“I’d been drinking wine since 1969,” said Sauer. “So it was an opportunity to grow from rosés to reds. Nancy was still into whites, but that’s OK. So we went to Gary’s house, there wasn’t a lot of wine, but the crowd was nice and everybody knew everybody because it was a hometown crowd. You went down into their basement, which was the size of a closet. Three people could go down at a time.”
Hank and Nancy bought three bottles, a sizable investment for two young teachers who weren’t big on red wine.
“That was how it all started,” Sauer said. It was the beginning of his now over-flowing cellar.
Through the years, Sauer’s collection of Leonetti has grown. He typically buys the full allotment each year — about three cases — and takes his greatest joy in sharing it with others. Nancy will attest to the fact that when they go out to dinner and bring a bottle of Leonetti, Hank is prone to wandering the dining room, providing tastes to other patrons. That outgoing personality and giving heart have never diminished.
This marks the 40th anniversary of Leonetti Cellar, and the Auction of Washington Wine was looking for a way to celebrate the anniversary when Sauer approached Executive Director Sherri Swingell about donating the vertical.
“We are honored that Hank and Nancy Sauer have entrusted the Auction of Washington Wines with such an amazing offering,” Swingell said.
“This lot will establish a legacy and provide opportunity for members of our industry with big dreams and a passion for our industry. This offering is symbolic of Washington wine — blending friendship, hard work and patience for something that will be simply legendary.”
The proceeds from the auction lot will establish a scholarship in Hank and Nancy’s name that will help children of migrant workers attend Washington State University’s Wine Science Center in Richland to study viticulture and enology.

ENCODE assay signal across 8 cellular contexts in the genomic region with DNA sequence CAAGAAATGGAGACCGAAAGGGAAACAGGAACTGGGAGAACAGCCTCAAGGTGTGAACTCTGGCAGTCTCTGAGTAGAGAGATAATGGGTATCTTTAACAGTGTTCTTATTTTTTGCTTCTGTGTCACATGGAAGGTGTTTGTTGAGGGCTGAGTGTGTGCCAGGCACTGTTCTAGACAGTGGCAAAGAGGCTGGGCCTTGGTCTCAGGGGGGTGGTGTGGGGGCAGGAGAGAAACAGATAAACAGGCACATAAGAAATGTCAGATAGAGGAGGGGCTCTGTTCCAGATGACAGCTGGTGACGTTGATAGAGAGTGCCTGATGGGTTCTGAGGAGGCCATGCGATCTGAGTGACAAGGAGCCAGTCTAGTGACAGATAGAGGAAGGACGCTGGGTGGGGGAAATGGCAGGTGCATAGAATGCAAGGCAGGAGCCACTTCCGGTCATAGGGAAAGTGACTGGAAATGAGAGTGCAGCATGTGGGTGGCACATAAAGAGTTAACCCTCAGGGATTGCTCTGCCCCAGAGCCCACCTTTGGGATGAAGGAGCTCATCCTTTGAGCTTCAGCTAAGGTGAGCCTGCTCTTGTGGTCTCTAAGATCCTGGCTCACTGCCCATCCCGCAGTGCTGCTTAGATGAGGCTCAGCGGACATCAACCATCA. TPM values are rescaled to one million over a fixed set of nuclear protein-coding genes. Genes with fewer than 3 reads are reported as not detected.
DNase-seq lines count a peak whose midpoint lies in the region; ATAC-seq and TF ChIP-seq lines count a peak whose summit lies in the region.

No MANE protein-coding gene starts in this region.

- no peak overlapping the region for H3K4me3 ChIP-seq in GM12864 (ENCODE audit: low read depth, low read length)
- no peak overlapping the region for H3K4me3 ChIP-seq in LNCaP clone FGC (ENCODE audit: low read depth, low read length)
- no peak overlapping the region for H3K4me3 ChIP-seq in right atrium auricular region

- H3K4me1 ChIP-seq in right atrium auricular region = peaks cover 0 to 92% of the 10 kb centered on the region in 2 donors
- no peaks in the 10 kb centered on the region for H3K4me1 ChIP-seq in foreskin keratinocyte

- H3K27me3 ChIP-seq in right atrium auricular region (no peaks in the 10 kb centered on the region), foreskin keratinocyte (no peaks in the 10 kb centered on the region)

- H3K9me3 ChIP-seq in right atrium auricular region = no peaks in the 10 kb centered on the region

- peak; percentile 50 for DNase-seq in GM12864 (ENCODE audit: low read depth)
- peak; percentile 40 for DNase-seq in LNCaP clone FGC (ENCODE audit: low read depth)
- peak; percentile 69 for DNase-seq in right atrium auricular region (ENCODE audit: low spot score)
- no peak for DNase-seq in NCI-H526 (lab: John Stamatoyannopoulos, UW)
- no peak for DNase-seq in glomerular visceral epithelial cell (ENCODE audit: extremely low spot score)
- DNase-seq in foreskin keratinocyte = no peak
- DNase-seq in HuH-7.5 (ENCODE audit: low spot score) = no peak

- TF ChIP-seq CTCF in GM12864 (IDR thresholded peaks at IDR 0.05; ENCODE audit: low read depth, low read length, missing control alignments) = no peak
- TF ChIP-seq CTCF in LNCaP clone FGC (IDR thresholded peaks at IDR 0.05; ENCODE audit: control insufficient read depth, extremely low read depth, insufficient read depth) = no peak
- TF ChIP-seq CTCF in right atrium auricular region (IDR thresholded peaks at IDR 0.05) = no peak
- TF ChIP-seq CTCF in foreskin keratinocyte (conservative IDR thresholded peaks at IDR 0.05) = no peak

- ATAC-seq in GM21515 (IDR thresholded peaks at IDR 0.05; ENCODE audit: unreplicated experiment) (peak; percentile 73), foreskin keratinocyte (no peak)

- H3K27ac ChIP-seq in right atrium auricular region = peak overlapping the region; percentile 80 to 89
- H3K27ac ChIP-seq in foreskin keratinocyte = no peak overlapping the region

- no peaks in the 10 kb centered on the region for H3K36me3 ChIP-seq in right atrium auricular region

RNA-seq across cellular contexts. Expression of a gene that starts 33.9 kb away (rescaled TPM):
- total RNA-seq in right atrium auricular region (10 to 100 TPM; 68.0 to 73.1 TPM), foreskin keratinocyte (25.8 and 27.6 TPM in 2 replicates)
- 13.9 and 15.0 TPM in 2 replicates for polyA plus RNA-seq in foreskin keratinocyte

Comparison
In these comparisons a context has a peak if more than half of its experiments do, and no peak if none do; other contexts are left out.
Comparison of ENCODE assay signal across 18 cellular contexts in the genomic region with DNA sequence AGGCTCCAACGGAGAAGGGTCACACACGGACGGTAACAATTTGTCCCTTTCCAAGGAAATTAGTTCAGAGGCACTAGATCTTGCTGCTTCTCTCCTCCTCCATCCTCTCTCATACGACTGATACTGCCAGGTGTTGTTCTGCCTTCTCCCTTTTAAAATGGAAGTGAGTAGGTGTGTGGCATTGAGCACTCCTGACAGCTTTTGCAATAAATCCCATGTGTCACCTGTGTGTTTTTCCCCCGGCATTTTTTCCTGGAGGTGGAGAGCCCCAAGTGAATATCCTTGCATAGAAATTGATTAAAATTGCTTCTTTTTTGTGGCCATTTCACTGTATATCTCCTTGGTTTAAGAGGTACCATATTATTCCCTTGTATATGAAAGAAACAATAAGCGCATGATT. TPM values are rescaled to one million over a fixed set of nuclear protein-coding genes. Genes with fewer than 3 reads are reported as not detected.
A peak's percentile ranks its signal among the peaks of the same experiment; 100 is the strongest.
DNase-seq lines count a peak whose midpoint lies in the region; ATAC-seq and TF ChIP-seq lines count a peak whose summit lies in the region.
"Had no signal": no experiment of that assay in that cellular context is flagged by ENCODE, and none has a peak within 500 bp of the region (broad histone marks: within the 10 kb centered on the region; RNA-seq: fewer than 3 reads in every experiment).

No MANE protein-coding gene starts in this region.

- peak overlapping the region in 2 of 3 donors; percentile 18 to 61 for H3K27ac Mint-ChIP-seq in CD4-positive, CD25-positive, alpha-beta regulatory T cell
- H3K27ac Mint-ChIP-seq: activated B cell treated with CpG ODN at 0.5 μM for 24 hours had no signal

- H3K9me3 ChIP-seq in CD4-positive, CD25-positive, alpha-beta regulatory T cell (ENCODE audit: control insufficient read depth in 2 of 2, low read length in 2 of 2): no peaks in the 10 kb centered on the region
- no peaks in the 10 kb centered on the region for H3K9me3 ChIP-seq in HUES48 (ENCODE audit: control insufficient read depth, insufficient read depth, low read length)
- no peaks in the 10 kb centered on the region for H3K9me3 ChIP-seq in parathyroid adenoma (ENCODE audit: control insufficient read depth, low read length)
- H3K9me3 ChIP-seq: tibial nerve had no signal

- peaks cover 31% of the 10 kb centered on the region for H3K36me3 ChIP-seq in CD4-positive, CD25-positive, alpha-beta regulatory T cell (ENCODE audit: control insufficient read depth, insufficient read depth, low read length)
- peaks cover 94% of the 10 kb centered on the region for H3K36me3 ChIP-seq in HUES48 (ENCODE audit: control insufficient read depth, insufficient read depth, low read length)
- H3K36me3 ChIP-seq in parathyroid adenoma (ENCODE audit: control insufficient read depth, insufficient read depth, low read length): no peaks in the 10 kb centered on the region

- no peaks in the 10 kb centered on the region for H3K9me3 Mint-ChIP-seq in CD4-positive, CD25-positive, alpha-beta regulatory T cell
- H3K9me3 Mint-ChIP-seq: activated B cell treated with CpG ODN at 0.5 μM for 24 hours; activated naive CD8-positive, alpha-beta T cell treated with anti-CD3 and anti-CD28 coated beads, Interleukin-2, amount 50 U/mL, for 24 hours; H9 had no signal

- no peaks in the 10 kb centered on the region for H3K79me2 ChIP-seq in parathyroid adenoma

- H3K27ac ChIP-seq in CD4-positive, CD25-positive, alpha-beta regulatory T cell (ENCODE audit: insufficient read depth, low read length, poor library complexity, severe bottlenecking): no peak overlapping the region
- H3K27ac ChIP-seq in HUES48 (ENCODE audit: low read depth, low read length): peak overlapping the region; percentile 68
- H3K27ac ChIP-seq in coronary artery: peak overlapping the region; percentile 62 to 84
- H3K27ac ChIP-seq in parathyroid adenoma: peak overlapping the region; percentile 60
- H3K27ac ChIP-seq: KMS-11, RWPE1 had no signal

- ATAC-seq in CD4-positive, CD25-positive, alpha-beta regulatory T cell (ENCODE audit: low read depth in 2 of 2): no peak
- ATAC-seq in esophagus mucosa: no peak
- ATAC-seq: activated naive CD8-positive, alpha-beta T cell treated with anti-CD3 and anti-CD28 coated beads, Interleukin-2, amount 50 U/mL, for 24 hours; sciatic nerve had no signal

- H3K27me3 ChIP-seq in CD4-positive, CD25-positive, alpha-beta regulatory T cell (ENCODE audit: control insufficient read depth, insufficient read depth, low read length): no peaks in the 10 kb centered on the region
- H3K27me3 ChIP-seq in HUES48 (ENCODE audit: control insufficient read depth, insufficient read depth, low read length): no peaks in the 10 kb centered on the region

To own a 37-year vertical of Leonetti — every Cab ever made — is remarkable, said Doug Charles, owner of Compass Wines in Anacortes.
“I've only seen it once,” he said. “It was a vertical I put together for a customer several years ago.”
He pointed out it was equally rare that the wine has been stored correctly since it was purchased from the winery, so each bottle’s provenance can be accounted for.
The last time he saw the 1978 Cab was several years ago when he was having two bottles re-corked at the winery.
“They were absolutely spectacular. They were just stunning,” he said.
Charles got into the wine business the same time that wine was released. He was working at the legendary Oyster Creek Inn on Chuckanut Drive, a windy, scenic road that skirts the coastline south of Bellingham. He was running the wine program, and they had the 1978 Leonetti Cab on the list for $125 per bottle. Astonishingly, it had no problem selling out, even though Leonetti and Washington reds had no track record.
“We sold all that we had, about a half-dozen bottles,” he said. “Nobody was ever disappointed.”
Now as a wine shop owner and buyer and seller of rare wines, Charles still considers that 1978 Leonetti the iconic wine in Washington history. He puts it on a pedestal with the Bordeaux first growths and California’s Stag's Leap cab that won the Judgment of Paris in 1976.
“It is the most significant wine ever made in Washington,” he said. “It's the pinnacle of Washington wines. I think it deserves that rarified air. I don’t hesitate to say this wine stands out.”
That it is coming up for auction should be exciting to Washington wine geeks.
“This is one of those fantasy wines,” he said.
The Auction, considered one of the biggest charity auctions in the country, supports Children’s Hospital in Seattle and Washington State University. This is the first time Hank and Nancy Sauer will be attending the semi-formal gala, and they’ll be sitting with Gary and Nancy Figgins.
If you are not able to attend the 2017 Auction of Washington Wines, you may designate an Auction representative to be a proxy bidder in your absence. For more information, contact Sherri Swingle at 206-949-3372 or firstname.lastname@example.org by 5 p.m. Aug. 18.